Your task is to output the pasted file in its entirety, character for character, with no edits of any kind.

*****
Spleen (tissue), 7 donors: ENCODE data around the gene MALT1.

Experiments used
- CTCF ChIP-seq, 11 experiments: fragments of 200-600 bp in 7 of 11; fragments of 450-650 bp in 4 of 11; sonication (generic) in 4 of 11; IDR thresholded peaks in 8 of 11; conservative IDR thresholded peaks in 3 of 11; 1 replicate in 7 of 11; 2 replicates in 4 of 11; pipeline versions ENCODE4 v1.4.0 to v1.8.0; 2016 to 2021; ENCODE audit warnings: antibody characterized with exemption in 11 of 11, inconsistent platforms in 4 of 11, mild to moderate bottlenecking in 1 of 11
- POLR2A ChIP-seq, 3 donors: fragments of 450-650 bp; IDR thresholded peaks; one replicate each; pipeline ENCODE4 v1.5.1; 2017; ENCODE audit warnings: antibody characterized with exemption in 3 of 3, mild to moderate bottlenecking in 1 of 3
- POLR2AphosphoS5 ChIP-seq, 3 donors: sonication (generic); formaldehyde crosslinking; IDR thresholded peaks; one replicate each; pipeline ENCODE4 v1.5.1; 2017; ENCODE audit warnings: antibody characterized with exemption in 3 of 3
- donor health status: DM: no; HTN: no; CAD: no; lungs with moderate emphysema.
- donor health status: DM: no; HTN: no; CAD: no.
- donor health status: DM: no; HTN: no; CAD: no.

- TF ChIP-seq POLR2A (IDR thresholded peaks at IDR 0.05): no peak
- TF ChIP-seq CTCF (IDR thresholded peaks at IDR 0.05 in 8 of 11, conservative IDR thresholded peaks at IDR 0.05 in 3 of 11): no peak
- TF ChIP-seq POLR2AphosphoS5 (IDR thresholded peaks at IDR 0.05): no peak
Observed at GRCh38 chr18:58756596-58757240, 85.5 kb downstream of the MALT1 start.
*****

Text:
Spleen (tissue), 7 donors: ENCODE data around the gene MALT1.

Experiments used
- CTCF ChIP-seq, 11 experiments: fragments of 200-600 bp in 7 of 11; fragments of 450-650 bp in 4 of 11; sonication (generic) in 4 of 11; IDR thresholded peaks in 8 of 11; conservative IDR thresholded peaks in 3 of 11; 1 replicate in 7 of 11; 2 replicates in 4 of 11; pipeline versions ENCODE4 v1.4.0 to v1.8.0; 2016 to 2021; ENCODE audit warnings: antibody characterized with exemption in 11 of 11, inconsistent platforms in 4 of 11, mild to moderate bottlenecking in 1 of 11
- POLR2A ChIP-seq, 3 donors: fragments of 450-650 bp; IDR thresholded peaks; one replicate each; pipeline ENCODE4 v1.5.1; 2017; ENCODE audit warnings: antibody characterized with exemption in 3 of 3, mild to moderate bottlenecking in 1 of 3
- POLR2AphosphoS5 ChIP-seq, 3 donors: sonication (generic); formaldehyde crosslinking; IDR thresholded peaks; one replicate each; pipeline ENCODE4 v1.5.1; 2017; ENCODE audit warnings: antibody characterized with exemption in 3 of 3
- donor health status: DM: no; HTN: no; CAD: no; lungs with moderate emphysema.
- donor health status: DM: no; HTN: no; CAD: no.
- donor health status: DM: no; HTN: no; CAD: no.

- TF ChIP-seq POLR2A (IDR thresholded peaks at IDR 0.05): no peak
- TF ChIP-seq CTCF (IDR thresholded peaks at IDR 0.05 in 8 of 11, conservative IDR thresholded peaks at IDR 0.05 in 3 of 11): no peak
- TF ChIP-seq POLR2AphosphoS5 (IDR thresholded peaks at IDR 0.05): no peak
Observed at GRCh38 chr18:58756596-58757240, 85.5 kb downstream of the MALT1 start.